White noise and YouTube’s broken copyright algorithm
Sebastian Tomczak, a musician based in Australia, was hit with five copyright claims after he uploaded a white noise recording to YouTube. The 10 hour long video consisting of continuous, indistinct electronic hissing, often used as a method of sleep therapy, was identified by YouTube’s algorithm as a close match to existing content on the site. The automated content ID system which scans uploaded videos against a database of files submitted to the platform, made multiple claims on behalf of content creators – who then opted to keep the video live – and automatically reaped the rewards of any revenue from the advertising associated with it. The algorithm designed to catch people copying music without permission, has actually aided an industry of monetising on another’s creation.
Copyright ownership requires 3 things – qualification as a “work”, a tangible medium of expression and originality. Whilst the fuzzy, static sound associated with a loss of signal on a television cannot be said to possess uniqueness, nor a particular standard of quality, it could be capable of satisfying the low threshold associated with this intellectual property right. So, while it seems strange to claim ownership over a bunch of frequencies, it is likely that each of the claimant’s recordings do benefit from copyright protection.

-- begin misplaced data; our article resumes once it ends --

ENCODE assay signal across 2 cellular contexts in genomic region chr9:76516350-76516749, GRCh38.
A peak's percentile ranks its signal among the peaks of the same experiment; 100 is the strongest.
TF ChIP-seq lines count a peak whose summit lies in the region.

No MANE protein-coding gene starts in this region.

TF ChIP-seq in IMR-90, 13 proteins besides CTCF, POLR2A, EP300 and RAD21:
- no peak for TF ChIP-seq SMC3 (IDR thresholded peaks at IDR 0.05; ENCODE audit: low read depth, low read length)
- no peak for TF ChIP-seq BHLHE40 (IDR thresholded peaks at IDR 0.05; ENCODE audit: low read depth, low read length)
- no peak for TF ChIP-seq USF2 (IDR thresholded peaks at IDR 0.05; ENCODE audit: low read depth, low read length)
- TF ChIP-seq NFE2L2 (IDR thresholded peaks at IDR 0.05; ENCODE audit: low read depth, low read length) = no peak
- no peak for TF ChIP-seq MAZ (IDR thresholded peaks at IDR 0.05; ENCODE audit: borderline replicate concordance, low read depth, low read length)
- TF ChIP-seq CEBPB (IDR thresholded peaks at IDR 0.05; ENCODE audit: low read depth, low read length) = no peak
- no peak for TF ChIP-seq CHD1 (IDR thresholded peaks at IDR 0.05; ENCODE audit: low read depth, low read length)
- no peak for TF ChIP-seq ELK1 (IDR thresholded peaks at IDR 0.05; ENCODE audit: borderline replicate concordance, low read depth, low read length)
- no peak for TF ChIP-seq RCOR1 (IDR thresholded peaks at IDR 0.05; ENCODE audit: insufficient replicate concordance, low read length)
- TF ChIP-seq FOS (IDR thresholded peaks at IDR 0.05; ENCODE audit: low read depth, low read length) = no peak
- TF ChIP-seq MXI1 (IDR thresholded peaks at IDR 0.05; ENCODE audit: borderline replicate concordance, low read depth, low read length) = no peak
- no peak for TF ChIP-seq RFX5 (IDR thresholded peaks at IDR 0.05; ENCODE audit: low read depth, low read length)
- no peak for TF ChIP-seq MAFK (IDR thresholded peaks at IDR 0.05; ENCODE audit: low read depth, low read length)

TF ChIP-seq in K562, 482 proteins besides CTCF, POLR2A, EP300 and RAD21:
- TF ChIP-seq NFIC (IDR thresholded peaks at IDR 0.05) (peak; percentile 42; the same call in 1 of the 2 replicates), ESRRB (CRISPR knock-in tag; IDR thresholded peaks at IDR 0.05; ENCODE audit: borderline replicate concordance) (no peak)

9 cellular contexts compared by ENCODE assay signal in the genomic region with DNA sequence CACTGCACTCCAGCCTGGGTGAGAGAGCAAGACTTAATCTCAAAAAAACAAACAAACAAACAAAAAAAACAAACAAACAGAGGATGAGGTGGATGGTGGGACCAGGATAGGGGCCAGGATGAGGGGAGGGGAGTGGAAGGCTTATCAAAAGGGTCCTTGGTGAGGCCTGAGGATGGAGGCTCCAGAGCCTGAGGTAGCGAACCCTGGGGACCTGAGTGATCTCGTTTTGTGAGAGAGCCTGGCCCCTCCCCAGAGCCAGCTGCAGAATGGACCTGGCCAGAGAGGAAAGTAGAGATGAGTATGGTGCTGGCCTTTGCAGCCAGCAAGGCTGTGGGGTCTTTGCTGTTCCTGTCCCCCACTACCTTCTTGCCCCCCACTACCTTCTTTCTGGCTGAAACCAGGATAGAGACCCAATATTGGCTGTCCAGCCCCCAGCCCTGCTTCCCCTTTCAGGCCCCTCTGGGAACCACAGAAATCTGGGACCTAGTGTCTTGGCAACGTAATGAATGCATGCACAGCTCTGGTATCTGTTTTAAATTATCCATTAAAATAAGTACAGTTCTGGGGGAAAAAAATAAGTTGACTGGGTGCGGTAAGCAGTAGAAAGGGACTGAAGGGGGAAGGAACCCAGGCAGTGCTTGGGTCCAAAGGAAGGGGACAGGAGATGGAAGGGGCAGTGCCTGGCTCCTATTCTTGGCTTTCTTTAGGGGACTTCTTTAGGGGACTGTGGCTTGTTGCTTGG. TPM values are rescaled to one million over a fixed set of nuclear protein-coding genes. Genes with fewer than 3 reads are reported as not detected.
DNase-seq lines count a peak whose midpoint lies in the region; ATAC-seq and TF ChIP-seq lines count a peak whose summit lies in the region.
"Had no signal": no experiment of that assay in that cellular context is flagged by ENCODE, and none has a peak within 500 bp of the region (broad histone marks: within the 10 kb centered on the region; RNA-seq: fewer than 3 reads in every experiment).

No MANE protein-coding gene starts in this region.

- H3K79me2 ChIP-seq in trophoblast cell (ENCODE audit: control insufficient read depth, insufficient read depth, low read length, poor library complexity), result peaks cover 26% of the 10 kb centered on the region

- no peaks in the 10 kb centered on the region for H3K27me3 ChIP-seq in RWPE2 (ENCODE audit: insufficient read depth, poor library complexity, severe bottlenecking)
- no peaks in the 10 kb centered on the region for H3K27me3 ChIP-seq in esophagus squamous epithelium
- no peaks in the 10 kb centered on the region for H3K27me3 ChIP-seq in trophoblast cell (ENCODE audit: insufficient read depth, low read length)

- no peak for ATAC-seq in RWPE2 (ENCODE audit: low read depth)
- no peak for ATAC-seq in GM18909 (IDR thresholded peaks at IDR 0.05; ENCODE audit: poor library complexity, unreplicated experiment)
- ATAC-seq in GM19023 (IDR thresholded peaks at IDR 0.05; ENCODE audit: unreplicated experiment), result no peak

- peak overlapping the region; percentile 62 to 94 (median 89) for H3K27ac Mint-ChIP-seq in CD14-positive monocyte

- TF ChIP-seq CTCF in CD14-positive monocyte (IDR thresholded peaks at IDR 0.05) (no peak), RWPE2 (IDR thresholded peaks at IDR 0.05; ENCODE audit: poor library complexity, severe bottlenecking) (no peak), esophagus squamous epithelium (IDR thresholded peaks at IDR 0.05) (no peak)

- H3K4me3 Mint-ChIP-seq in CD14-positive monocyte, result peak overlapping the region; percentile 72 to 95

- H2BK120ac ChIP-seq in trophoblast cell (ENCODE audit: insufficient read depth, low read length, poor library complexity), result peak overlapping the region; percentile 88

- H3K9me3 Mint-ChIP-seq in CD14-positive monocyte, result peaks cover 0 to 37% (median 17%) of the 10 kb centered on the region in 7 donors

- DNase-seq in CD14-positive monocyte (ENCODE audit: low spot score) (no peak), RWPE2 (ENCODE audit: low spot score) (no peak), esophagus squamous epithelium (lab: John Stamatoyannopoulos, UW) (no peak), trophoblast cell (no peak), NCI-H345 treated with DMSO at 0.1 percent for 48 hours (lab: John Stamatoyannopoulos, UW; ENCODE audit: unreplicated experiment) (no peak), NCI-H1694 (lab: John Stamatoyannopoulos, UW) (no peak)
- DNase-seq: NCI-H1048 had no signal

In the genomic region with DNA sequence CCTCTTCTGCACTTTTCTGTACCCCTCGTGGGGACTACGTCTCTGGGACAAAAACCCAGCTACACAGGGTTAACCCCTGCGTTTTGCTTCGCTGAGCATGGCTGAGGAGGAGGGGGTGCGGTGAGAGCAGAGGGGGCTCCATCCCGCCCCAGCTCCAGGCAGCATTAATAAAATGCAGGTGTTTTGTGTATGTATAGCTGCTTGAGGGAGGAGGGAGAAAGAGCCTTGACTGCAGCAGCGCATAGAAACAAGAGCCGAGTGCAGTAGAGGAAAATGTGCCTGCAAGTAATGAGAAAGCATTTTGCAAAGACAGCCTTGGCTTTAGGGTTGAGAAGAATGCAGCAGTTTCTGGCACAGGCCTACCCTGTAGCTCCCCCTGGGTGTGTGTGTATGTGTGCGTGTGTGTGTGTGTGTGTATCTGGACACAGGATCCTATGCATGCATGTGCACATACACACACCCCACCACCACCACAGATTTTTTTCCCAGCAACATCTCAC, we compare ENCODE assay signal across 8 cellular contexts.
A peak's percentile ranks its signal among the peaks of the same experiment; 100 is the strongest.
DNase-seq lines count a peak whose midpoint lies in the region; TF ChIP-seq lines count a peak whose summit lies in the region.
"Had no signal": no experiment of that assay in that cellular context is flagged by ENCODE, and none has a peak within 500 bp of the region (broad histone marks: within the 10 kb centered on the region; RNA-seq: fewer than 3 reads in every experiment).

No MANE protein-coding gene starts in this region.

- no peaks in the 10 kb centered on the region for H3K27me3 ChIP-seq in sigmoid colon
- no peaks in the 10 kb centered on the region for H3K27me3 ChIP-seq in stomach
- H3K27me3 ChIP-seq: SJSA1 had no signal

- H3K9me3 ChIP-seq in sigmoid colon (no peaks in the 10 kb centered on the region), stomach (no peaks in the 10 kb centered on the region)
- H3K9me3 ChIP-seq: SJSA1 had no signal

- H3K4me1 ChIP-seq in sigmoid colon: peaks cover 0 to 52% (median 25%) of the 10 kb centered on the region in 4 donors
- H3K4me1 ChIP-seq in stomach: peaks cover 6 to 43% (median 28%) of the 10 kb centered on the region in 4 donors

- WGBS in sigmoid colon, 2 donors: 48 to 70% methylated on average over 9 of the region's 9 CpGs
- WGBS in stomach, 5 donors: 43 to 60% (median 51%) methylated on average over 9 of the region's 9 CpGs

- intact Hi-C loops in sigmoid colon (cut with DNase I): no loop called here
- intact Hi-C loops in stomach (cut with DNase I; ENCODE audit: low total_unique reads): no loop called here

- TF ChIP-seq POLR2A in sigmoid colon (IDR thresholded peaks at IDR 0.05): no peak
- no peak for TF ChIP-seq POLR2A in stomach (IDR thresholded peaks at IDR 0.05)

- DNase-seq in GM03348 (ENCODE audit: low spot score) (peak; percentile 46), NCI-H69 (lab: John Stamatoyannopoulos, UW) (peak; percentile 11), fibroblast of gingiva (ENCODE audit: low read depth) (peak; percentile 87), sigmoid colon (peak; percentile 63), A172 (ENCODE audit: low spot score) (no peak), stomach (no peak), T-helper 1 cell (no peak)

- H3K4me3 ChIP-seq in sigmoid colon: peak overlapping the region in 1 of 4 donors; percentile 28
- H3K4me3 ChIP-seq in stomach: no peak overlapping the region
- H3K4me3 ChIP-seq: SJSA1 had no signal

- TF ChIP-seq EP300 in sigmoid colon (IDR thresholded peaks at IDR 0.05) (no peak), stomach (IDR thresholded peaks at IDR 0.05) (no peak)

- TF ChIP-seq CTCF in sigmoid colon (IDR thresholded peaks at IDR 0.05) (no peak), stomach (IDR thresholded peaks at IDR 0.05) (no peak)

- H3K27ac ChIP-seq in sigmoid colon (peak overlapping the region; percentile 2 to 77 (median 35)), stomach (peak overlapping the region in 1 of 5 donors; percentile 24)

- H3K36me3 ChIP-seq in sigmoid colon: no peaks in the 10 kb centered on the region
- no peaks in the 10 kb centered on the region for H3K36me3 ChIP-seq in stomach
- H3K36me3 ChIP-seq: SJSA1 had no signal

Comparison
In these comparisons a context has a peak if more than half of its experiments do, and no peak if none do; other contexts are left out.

However, a valid copyright infringement claim requires copying of a substantial part. This means that even if Sebastian’s video has an identical audio fingerprint, unless it could be proven that his was not an independent work, none of the five claimants have a chance at defending their position in court. If true that Sebastian used open source software to create the sound himself and no copying actually took place – YouTube’s algorithm unjustly deprived him of his revenue – simultaneously creating a way to monetise on another person’s work, without having to fulfil requirements set out in copyright legislation.
YouTube’s broken automated system is an imperfect solution to an impossible problem. While it could prove unusable to those making substantial money from uploaded content, generated revenue shall cease to be redirected to an accusing party once the claim is disputed. Furthermore, Google has stated that the actual rate of invalid claims is in fact below 1%. It asserts to have review teams in place to prevent inaccurate claims and take action against those who knowingly / repeatedly cause errors, alongside a robust dispute process for users who have their videos claimed in error.
For a company with a reputation of paying little interest to intellectual property rights, particularly within the music industry, this algorithm, although imperfect, illustrates a movement towards taking copyright infringement seriously. In regards to Sebastian, he has successfully dismissed all five claims and amid the controversy, his video has been viewed over 50,000 times.